In the Feburary of 1901, Stein along with a retinue of hired labourers has conducted consecutive excavations for five days at all of the major architectural remains in the ancient city of Endere by the Andir River. Within the central monastery of the city, they found a large number of manuscripts written in Brahmi, Chinese or Tubo, and fragments of statues and mural painting. The most significant discovery is an inscription, which talks about a Tang official, found on the northwestern corner of the monastery’s inner hall. The inscription reads, “On the seventh year of …not until Jian has heard that his troop has reached the four great garrisons. Tubo…with the Tubo official of the Taichang rank (chamberiain for cermonials) Qin Jiaxing returned to the original path…” The inscription was attributed to the seventh year of the Zhenguan era (791 CE), heretofore yielding the date of the Tubo occupation of Khotan. All of the excavated cultural relics are now preserved in the British Museum and the Hetian Museum. In 1989, the Hetian Institute of Cultural Heritage has restored three Buddhist monasteries and a complex of burials of Kumlabat in the Karakax County, with some fragmented murals discovered. The majority of objects uncovered from the area was acquired from locals, stucco Buddhist statues and decorative pieces of which usually have traces of pigments. Major themes of murals include the thousand-Buddha motif, the Buddha Maitreya, animals and donors. Most of them are preserved at the Hetian Museum.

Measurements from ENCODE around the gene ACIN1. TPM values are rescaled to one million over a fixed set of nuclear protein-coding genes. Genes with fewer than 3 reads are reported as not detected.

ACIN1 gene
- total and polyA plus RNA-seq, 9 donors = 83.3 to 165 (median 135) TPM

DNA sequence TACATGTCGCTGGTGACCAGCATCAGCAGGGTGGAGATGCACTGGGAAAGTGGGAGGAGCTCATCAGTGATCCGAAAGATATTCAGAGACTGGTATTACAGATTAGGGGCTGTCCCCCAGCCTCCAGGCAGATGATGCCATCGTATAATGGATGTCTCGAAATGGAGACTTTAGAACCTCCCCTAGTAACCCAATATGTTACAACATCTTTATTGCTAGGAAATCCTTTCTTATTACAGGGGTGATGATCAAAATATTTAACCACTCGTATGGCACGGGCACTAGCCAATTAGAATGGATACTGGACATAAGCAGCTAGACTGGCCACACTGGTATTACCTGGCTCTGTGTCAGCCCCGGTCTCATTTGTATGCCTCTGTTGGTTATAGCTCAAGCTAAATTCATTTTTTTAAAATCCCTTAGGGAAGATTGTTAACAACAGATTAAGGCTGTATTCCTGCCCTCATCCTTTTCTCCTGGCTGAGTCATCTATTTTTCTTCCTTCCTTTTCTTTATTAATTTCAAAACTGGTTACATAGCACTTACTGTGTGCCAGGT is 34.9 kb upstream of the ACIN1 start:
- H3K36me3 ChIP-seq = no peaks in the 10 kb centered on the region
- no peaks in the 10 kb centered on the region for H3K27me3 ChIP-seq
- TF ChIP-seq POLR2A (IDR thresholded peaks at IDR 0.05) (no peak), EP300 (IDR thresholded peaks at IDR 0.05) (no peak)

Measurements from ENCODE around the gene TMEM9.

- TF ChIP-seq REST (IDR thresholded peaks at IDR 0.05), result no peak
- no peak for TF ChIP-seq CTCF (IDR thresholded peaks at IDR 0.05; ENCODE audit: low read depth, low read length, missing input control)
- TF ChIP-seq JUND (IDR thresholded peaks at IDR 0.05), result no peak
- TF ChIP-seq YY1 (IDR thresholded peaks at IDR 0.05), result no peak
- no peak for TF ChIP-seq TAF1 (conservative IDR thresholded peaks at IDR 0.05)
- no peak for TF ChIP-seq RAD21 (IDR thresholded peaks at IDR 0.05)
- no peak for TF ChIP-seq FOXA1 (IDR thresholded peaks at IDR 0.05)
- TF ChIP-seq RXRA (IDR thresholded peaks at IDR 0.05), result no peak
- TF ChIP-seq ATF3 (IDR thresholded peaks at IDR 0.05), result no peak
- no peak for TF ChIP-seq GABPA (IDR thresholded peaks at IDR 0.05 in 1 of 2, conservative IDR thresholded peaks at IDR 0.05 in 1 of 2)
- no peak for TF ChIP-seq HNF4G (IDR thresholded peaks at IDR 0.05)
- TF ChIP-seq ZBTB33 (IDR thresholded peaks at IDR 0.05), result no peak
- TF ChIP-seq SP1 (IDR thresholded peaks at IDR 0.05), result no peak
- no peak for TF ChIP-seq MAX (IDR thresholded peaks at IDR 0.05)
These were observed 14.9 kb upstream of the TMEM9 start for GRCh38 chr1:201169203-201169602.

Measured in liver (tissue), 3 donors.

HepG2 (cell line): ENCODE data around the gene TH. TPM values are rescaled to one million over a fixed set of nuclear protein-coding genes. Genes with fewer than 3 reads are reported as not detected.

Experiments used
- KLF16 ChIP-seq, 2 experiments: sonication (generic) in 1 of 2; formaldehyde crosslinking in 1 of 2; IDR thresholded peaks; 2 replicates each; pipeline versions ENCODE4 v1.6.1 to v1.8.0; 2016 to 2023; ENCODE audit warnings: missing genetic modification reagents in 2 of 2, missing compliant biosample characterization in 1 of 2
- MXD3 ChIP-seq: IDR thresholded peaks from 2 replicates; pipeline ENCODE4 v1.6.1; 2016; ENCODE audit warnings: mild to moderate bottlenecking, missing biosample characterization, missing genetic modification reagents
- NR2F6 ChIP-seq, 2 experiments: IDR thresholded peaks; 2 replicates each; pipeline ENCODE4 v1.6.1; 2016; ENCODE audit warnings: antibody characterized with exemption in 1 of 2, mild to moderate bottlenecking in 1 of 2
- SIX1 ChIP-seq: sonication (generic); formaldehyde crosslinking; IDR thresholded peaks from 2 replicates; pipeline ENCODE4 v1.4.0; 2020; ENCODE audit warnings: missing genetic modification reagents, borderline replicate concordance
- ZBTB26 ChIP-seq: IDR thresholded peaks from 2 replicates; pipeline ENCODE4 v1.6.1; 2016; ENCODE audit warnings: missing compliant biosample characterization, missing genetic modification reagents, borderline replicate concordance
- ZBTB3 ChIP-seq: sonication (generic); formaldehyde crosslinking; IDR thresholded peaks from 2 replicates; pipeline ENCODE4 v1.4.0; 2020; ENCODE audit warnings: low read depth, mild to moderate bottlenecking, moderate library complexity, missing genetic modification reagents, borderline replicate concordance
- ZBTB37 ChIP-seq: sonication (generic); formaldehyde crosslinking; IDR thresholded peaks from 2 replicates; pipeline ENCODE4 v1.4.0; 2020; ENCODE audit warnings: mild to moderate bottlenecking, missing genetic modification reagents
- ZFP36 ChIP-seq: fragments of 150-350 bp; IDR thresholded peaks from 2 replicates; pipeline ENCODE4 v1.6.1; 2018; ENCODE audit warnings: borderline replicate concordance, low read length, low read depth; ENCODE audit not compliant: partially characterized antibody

Based on current remains discovered in sites of Tang Buddhist monasteries in Khotan, there are two major types of paintings, namely murals and painted wooden panels. The common theme is Buddhist icons. Despite of these images’ fragmentary, surviving pieces reveal that murals are usually incompatible with the overall layout of monasteries. For instance, the thousand-Buddha motif is usually found on ceilings or enclosure walls. Typically on an enclosure wall, the major icon of the Buddha is rendered above donor images. The most representative themes include the Buddha Vairocana, the guardian king Vaishravana, horsemen, earth deities, donors, some multi-armed deities that are probably esoteric or Zoroastrian, and preaching scenes rendered in a relatively large scale.
Along with the deepening of archaeological investigations in Hetian and the publication of notes and materials of western explorers, the Buddhist Kingdom of Khotan on the southern branch of the ancient Silk Roads is reviving its lost glorious past, allowing a broader group of audience and more scholars to learn about the glamour of the pre-thirteenth century Buddhist art in the Western Regions through the observation of surviving statues and murals of splendid craftsmanship.